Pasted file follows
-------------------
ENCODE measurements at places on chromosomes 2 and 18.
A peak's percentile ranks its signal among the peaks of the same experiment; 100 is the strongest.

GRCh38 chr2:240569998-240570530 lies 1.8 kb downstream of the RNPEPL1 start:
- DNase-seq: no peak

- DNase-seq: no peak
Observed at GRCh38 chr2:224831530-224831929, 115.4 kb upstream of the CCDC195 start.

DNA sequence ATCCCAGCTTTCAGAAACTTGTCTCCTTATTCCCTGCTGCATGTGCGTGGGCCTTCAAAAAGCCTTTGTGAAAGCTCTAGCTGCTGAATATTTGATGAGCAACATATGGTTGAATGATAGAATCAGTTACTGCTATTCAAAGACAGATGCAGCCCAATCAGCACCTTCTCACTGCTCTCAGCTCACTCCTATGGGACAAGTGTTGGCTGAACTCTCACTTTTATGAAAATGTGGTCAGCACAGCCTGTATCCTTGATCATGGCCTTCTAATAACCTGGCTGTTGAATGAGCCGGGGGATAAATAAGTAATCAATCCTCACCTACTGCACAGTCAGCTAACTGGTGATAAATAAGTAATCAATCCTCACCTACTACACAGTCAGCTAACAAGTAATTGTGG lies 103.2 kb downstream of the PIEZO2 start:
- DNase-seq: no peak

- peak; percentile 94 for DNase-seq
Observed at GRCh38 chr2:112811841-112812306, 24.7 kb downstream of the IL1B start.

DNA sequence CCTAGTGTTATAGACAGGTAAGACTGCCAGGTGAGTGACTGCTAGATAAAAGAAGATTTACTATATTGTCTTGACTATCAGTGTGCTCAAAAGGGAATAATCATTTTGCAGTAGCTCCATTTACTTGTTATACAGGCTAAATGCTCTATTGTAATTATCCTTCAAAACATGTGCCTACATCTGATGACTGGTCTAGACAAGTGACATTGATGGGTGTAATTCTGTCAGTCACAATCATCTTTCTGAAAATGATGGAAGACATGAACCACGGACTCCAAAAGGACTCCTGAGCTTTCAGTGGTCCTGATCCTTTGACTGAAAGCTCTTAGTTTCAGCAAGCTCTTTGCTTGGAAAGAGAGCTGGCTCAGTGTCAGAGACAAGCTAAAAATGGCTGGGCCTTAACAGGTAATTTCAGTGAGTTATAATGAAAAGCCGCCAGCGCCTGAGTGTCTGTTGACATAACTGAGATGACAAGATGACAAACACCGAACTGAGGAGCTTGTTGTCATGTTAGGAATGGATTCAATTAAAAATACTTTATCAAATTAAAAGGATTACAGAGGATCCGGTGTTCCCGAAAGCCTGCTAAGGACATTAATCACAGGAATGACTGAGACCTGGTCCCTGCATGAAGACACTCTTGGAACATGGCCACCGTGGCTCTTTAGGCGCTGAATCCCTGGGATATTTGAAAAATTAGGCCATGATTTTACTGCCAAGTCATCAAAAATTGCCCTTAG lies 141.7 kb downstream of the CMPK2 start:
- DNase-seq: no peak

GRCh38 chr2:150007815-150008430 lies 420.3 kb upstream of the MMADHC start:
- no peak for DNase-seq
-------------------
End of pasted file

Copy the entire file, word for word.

ENCODE measurements at places on chromosomes 2 and 18.
A peak's percentile ranks its signal among the peaks of the same experiment; 100 is the strongest.

GRCh38 chr2:240569998-240570530 lies 1.8 kb downstream of the RNPEPL1 start:
- DNase-seq: no peak

- DNase-seq: no peak
Observed at GRCh38 chr2:224831530-224831929, 115.4 kb upstream of the CCDC195 start.

DNA sequence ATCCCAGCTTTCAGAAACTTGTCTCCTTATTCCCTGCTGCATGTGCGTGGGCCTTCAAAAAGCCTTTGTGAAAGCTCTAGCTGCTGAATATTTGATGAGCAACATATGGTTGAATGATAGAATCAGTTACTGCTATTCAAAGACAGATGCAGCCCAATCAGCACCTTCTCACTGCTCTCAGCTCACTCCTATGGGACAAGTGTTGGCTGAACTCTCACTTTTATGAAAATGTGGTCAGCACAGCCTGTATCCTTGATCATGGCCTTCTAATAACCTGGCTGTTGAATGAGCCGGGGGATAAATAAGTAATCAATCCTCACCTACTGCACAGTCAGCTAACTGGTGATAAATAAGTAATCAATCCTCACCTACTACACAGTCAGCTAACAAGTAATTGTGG lies 103.2 kb downstream of the PIEZO2 start:
- DNase-seq: no peak

- peak; percentile 94 for DNase-seq
Observed at GRCh38 chr2:112811841-112812306, 24.7 kb downstream of the IL1B start.

DNA sequence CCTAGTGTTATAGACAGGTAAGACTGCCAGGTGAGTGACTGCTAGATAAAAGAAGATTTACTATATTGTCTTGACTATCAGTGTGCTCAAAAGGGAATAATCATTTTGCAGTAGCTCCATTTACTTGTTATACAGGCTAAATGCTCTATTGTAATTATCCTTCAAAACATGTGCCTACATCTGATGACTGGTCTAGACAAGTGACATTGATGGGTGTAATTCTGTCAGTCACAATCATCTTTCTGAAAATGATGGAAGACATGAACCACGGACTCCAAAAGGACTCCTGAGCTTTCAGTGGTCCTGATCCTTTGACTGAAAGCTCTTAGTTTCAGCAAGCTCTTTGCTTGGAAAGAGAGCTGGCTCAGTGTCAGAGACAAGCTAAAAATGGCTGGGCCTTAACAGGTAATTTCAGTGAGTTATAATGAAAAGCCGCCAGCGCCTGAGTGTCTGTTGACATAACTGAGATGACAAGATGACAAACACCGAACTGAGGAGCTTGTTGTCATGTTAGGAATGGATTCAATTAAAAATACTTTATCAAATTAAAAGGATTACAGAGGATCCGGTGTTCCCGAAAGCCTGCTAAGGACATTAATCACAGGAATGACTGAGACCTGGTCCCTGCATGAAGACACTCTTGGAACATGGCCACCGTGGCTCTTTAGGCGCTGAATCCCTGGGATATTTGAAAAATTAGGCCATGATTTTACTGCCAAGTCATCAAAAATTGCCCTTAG lies 141.7 kb downstream of the CMPK2 start:
- DNase-seq: no peak

GRCh38 chr2:150007815-150008430 lies 420.3 kb upstream of the MMADHC start:
- no peak for DNase-seq